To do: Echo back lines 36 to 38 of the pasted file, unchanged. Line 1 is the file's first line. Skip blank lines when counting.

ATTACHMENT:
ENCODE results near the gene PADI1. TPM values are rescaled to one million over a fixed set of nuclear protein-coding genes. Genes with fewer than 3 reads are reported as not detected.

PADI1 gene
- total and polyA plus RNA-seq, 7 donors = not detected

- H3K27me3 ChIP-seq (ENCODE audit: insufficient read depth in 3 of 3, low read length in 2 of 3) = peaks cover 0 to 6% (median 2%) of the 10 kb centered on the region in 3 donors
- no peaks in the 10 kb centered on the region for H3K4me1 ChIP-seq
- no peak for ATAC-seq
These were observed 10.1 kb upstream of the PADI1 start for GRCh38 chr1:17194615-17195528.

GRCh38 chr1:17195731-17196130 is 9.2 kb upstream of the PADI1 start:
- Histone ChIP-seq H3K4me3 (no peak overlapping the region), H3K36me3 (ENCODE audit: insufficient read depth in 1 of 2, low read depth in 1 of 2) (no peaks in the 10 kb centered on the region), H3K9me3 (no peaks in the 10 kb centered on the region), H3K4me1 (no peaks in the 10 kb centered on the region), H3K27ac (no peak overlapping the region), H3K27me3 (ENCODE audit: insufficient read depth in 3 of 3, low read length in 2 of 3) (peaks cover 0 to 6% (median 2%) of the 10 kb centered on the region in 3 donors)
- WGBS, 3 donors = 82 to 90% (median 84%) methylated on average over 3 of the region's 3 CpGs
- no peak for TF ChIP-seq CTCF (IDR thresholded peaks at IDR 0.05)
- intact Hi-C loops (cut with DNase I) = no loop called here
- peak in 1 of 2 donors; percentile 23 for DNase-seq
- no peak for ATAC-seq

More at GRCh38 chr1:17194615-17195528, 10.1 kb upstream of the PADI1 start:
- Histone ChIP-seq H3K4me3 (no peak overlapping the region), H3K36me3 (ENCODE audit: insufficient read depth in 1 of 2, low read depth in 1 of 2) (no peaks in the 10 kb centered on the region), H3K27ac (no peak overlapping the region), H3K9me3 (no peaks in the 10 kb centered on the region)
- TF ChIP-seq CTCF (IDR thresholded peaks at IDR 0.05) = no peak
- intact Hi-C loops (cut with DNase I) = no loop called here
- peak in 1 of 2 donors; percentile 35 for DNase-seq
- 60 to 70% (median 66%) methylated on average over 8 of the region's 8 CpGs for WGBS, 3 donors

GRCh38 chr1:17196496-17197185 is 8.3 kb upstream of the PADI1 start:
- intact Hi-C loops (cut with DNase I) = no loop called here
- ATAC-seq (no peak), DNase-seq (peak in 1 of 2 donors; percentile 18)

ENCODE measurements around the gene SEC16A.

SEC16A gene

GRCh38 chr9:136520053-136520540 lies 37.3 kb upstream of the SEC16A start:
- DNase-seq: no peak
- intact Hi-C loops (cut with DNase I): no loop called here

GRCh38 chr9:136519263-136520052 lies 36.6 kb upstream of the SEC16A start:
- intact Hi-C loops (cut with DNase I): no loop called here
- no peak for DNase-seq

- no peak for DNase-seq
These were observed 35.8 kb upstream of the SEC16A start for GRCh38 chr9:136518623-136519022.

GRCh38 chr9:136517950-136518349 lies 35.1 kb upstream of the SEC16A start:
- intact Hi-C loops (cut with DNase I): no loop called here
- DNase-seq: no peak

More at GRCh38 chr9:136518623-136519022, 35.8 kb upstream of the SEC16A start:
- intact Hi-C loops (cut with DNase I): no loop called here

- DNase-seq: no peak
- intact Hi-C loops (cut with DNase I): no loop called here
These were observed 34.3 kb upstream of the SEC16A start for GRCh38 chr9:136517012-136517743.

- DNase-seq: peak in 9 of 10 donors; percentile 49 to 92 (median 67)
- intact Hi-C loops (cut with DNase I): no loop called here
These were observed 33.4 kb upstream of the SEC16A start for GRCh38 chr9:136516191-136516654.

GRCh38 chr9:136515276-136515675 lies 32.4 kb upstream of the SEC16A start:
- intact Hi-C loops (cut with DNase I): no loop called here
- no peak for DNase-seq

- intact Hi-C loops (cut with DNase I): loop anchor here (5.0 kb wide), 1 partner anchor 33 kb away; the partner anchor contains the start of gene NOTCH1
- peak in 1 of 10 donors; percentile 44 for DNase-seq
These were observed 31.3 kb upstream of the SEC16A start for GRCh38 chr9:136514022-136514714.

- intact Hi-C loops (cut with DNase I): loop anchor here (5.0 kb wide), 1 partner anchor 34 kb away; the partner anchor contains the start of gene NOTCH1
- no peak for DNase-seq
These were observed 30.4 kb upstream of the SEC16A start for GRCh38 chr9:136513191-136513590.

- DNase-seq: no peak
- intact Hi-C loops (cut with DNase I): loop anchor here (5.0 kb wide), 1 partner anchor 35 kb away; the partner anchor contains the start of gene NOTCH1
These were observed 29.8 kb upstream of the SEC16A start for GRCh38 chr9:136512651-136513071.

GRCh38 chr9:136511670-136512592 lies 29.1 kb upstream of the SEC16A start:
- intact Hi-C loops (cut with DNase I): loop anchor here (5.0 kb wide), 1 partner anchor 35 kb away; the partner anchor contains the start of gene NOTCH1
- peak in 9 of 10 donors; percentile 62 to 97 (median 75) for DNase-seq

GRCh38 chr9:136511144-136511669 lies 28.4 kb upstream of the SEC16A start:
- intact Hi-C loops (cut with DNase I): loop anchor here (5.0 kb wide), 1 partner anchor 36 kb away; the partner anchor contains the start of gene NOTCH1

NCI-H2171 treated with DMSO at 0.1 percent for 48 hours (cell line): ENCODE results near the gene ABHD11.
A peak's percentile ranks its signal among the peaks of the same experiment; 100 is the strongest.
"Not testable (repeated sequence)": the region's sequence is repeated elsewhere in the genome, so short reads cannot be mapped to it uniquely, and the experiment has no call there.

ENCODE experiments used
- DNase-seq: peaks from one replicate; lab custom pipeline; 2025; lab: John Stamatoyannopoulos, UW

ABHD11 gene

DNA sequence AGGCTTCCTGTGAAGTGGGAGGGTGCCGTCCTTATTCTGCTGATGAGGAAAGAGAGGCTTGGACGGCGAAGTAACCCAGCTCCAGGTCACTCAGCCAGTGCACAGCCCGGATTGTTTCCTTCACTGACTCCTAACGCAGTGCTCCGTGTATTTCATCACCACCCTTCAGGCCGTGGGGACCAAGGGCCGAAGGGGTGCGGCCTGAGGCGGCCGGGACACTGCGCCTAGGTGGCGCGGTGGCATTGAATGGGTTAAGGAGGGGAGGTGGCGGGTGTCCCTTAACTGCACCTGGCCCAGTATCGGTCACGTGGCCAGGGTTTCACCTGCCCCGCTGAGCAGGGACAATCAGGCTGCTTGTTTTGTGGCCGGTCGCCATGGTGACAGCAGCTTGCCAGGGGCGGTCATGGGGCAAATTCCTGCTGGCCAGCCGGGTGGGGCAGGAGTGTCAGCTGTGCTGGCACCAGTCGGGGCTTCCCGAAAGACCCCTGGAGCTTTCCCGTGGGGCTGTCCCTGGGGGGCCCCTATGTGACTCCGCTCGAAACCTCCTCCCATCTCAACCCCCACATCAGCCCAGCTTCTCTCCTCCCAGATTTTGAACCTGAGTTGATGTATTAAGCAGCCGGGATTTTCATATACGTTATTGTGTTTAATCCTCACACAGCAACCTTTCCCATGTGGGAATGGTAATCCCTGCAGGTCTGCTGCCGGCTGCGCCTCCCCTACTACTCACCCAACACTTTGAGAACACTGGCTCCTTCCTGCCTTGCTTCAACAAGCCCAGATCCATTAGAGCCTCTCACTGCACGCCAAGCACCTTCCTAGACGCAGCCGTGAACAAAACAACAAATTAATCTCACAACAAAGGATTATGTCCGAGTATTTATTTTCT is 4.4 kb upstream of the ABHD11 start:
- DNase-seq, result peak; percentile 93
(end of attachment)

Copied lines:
- DNase-seq: no peak

More at GRCh38 chr9:136518623-136519022, 35.8 kb upstream of the SEC16A start:
- intact Hi-C loops (cut with DNase I): no loop called here